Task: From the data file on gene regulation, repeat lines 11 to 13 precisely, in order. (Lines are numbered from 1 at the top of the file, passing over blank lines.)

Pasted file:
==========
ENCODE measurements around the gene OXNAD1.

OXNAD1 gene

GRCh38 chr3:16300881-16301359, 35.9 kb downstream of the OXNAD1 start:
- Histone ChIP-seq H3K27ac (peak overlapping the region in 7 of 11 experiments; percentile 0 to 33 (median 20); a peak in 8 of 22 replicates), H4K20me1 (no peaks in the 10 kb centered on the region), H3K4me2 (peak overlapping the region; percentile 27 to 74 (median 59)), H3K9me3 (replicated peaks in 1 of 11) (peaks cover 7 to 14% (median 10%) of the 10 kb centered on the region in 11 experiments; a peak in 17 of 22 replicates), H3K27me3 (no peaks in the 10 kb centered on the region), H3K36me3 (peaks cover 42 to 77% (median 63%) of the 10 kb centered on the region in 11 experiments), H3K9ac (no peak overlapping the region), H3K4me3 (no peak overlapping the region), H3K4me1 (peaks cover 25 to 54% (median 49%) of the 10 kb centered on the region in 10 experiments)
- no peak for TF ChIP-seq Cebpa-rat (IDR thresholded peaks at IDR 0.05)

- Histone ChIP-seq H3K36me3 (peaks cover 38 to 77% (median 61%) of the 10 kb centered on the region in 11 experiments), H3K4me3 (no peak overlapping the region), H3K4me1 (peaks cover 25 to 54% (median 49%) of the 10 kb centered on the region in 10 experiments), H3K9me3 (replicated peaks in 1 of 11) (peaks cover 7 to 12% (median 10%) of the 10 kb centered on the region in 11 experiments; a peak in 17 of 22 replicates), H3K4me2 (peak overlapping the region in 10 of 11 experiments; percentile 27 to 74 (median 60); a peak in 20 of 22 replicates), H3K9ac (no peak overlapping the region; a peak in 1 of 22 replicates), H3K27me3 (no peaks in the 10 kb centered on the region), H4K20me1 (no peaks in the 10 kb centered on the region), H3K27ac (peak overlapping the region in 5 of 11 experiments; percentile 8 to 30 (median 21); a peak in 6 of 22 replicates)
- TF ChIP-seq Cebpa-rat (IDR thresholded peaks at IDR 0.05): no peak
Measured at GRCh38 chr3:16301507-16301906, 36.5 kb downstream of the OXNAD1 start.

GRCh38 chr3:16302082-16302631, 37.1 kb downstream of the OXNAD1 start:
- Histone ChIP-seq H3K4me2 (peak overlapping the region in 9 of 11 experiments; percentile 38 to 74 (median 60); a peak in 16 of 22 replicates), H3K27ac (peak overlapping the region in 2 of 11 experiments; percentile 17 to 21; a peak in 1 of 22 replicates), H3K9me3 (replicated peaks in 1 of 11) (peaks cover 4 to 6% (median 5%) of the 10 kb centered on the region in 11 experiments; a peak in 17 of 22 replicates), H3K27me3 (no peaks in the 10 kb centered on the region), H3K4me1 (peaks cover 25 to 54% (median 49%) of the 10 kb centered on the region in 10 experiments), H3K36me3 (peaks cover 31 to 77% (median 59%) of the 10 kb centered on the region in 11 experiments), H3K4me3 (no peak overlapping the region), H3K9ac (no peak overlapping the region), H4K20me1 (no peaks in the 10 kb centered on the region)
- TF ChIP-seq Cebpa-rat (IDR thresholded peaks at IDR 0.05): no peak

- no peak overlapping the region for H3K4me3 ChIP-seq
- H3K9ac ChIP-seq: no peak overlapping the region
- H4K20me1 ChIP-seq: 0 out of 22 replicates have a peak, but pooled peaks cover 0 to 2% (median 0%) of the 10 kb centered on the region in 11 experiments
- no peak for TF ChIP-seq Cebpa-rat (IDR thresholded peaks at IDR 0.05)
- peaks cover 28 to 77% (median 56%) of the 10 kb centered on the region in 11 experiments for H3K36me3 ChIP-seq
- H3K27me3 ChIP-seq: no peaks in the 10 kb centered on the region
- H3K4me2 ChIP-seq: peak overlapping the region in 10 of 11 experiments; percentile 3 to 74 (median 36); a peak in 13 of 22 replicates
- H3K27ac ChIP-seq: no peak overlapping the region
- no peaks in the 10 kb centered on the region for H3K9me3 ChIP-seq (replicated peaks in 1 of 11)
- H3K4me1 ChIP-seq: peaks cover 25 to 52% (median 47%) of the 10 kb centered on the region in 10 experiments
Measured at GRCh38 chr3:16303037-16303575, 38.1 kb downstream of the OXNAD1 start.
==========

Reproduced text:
- TF ChIP-seq Cebpa-rat (IDR thresholded peaks at IDR 0.05): no peak

- no peak overlapping the region for H3K4me3 ChIP-seq
- H3K9ac ChIP-seq: no peak overlapping the region